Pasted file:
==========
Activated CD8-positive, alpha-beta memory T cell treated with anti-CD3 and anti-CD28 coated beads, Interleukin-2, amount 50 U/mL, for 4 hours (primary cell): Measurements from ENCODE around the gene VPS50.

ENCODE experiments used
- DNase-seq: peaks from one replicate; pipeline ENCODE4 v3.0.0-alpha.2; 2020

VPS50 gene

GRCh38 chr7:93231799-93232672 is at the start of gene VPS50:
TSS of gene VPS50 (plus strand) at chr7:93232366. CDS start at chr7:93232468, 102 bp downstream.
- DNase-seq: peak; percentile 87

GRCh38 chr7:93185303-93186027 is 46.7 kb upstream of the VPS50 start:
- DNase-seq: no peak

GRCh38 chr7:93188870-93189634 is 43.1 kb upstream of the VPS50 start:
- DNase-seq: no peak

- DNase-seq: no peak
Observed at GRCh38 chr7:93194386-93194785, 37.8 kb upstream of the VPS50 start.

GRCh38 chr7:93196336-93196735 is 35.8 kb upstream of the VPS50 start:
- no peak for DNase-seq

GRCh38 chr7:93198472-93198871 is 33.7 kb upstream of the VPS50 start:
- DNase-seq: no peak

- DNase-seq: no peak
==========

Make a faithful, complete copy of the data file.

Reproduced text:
Activated CD8-positive, alpha-beta memory T cell treated with anti-CD3 and anti-CD28 coated beads, Interleukin-2, amount 50 U/mL, for 4 hours (primary cell): Measurements from ENCODE around the gene VPS50.

ENCODE experiments used
- DNase-seq: peaks from one replicate; pipeline ENCODE4 v3.0.0-alpha.2; 2020

VPS50 gene

GRCh38 chr7:93231799-93232672 is at the start of gene VPS50:
TSS of gene VPS50 (plus strand) at chr7:93232366. CDS start at chr7:93232468, 102 bp downstream.
- DNase-seq: peak; percentile 87

GRCh38 chr7:93185303-93186027 is 46.7 kb upstream of the VPS50 start:
- DNase-seq: no peak

GRCh38 chr7:93188870-93189634 is 43.1 kb upstream of the VPS50 start:
- DNase-seq: no peak

- DNase-seq: no peak
Observed at GRCh38 chr7:93194386-93194785, 37.8 kb upstream of the VPS50 start.

GRCh38 chr7:93196336-93196735 is 35.8 kb upstream of the VPS50 start:
- no peak for DNase-seq

GRCh38 chr7:93198472-93198871 is 33.7 kb upstream of the VPS50 start:
- DNase-seq: no peak

- DNase-seq: no peak